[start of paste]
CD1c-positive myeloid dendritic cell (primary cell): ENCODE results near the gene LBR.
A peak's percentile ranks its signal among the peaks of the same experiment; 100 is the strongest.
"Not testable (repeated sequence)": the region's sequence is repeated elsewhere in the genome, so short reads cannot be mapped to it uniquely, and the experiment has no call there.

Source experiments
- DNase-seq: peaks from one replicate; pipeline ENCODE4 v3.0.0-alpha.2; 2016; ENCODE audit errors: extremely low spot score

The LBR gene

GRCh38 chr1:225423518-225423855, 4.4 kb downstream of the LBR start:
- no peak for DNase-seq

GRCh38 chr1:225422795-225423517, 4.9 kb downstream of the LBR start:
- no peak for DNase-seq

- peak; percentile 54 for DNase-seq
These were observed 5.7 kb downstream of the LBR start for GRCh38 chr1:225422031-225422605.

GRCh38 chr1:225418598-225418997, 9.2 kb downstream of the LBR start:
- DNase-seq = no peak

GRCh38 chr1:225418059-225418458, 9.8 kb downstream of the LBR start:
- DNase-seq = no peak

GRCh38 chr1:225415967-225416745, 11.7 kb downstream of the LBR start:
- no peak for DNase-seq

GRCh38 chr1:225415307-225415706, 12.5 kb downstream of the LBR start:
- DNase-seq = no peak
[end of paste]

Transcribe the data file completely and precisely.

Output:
CD1c-positive myeloid dendritic cell (primary cell): ENCODE results near the gene LBR.
A peak's percentile ranks its signal among the peaks of the same experiment; 100 is the strongest.
"Not testable (repeated sequence)": the region's sequence is repeated elsewhere in the genome, so short reads cannot be mapped to it uniquely, and the experiment has no call there.

Source experiments
- DNase-seq: peaks from one replicate; pipeline ENCODE4 v3.0.0-alpha.2; 2016; ENCODE audit errors: extremely low spot score

The LBR gene

GRCh38 chr1:225423518-225423855, 4.4 kb downstream of the LBR start:
- no peak for DNase-seq

GRCh38 chr1:225422795-225423517, 4.9 kb downstream of the LBR start:
- no peak for DNase-seq

- peak; percentile 54 for DNase-seq
These were observed 5.7 kb downstream of the LBR start for GRCh38 chr1:225422031-225422605.

GRCh38 chr1:225418598-225418997, 9.2 kb downstream of the LBR start:
- DNase-seq = no peak

GRCh38 chr1:225418059-225418458, 9.8 kb downstream of the LBR start:
- DNase-seq = no peak

GRCh38 chr1:225415967-225416745, 11.7 kb downstream of the LBR start:
- no peak for DNase-seq

GRCh38 chr1:225415307-225415706, 12.5 kb downstream of the LBR start:
- DNase-seq = no peak